Japan’s economy shrank more than expected during the first three months of the year, raising the possibility of a double-dip recession as the country struggles to contain infections and speed up its vaccine rollout.
Gross domestic product contracted an annualized 5.1% from the previous quarter, ending six months of double-digit growth, as businesses cut investment, shoppers held back spending and government outlays fell amid a suspension of a travel-promotion campaign to help the ailing tourism industry.
Economists had forecast an overall contraction of 4.5%.
The worse-than-expected result leaves the economy in a vulnerable position this quarter, as Prime Minister Yoshihide Suga’s administration struggles to find the right balance in a targeted approach to virus containment that attempts to limit damage to the economy and keep the staging of the Olympics on track.
“If the state of emergency is extended, that will certainly raise the odds of a contraction,” said economist Yoshiki Shinke at Dai-Ichi Life Research Institute. “Consumer spending is the biggest missing piece for the economy and it’s hard to predict because it’s very much dependent on the virus situation.”
Graph showing Japan’s Real GDP QoQ. Graph:Bloomberg
Suga last week added three more prefectures to the latest emergency, putting about half of the economy under restrictions that are slightly tighter than the ones in winter, but still less draconian than Europe’s lockdowns. Restaurants and bars in the biggest cities are now being asked to refrain from serving alcohol in addition to closing early.
Failure to end the restrictions at the end of May and to avoid a slip back into recession would pile pressure on Suga to take extra action to right the economy and maintain his hopes of surviving as premier as the country heads into a general election that must be held by the autumn.
Inability to peg back infections could also fuel concern over the staging of the Tokyo Olympics. Canceling the Games would deal another blow to the economy.
Graph showing Japan’s daily Covid-19 cases. Graph: Bloomberg
What Bloomberg’s Economist Says…
“In the details of Japan’s deeper-than-expected GDP contraction in 1Q, there was even more bad news — a surprise drop in private investment and an unexpectedly steep buildup in inventories. These signal weakness in the manufacturing sector — a rare growth driver amid the virus emergency — and add to downside risks to the economy in 2Q.
–Yuki Masujima, economist
“The government may end up putting together an extra budget to change the situation,” said economist Hiroaki Muto at Sumitomo Life Insurance Co. “They may not be able to compile a big one, but they might pull together about 20 trillion yen ($183 billion) of measures.”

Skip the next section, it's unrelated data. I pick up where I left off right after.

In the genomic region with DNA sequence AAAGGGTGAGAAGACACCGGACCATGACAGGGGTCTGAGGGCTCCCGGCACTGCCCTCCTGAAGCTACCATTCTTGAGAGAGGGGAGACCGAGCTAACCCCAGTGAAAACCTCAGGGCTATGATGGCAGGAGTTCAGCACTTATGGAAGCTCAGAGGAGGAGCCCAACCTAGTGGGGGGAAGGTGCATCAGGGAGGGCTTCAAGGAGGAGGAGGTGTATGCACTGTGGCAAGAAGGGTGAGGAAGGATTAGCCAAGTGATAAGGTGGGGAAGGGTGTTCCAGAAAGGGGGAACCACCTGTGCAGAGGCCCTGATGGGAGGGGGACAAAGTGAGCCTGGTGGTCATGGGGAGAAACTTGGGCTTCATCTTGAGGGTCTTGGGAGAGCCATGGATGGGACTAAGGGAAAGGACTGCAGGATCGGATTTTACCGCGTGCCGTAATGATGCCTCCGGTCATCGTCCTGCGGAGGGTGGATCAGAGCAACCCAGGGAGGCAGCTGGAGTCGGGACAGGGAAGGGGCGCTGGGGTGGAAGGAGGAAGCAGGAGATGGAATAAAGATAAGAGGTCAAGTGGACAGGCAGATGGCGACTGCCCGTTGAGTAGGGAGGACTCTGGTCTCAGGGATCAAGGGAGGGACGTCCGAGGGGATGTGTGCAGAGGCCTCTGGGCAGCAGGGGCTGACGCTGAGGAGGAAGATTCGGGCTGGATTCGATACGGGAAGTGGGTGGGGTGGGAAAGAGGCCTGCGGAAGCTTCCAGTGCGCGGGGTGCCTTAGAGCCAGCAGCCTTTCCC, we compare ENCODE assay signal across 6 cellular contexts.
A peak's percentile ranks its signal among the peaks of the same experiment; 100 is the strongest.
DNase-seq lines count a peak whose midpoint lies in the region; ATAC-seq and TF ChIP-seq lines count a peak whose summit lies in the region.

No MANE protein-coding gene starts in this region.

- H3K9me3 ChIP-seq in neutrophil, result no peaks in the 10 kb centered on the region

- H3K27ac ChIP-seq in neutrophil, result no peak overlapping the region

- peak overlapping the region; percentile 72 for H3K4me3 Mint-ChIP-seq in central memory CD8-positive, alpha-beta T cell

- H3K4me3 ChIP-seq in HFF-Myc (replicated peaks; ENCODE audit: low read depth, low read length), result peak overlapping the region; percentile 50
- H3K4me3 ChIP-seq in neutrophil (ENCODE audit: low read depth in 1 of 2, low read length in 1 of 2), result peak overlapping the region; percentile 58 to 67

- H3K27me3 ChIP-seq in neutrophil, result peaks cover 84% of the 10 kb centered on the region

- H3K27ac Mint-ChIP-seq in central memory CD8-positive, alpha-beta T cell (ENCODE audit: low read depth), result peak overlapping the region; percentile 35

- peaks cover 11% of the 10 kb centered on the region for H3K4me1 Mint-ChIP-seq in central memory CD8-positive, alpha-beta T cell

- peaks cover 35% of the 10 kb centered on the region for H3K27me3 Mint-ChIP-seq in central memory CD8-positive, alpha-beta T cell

Additional spending would add to extra budgets worth over 70 trillion yen to deal with the virus and support the economy last year.
The first quarter drop in capital investment signals companies are more cautious about the outlook than earlier expected. Though the preliminary data is often heavily revised, a chorus of business executives have started to voice concern over what they see as an unacceptably slow vaccine rollout in one of the world’s richest countries.
Still, strong exports and industrial production, supported by the global recovery, continue to provide a bedrock of support for Japan’s economy, even though a rise in imports caused the overall trade component of the GDP to go negative in the first quarter.
Japan’s Exports Jump Most Since 2017 Amid Global Trade Recovery
Consumers also didn’t retrench as much as economists feared last quarter, a fact that may signal a reservoir of underlying demand that could help power the recovery once restrictions are removed.
“Once the virus situation starts to be more contained and people’s activity becomes more normalized, pent-up demand is likely to emerge,” economy minister Yasutoshi Nishimura said. Japan isn’t heading toward a big contraction in the second quarter like last year and economic activity will broaden out as vaccinations proceed, he added.
But rising infection numbers indicate the government still hasn’t got the balance of its measures right or hasn’t adjusted its restrictions quickly enough to account for new virus strains as infections rise and the logic of holding the Olympics is called into question. An Asahi Shimbun newspaper poll on Monday showed more than 80% of respondents were against staging the Games this year.
Until earlier this year, Japan was seen a relatively successful example of virus control, having achieved low infection rates and deaths without full lockdown measures.
But the positive optics have changed as the country’s lengthy vaccine approval process and its slow rollout have left the country well behind the U.S, the U.K. and other countries with more aggressive inoculation programs. So far, only about 3% Japan’s the population has received even a single dose.
“The best economic measure is to accelerate vaccination,” said Dai-Ichi’s Shinke. “While many other countries consider loosening restrictions, Japan isn’t there yet.”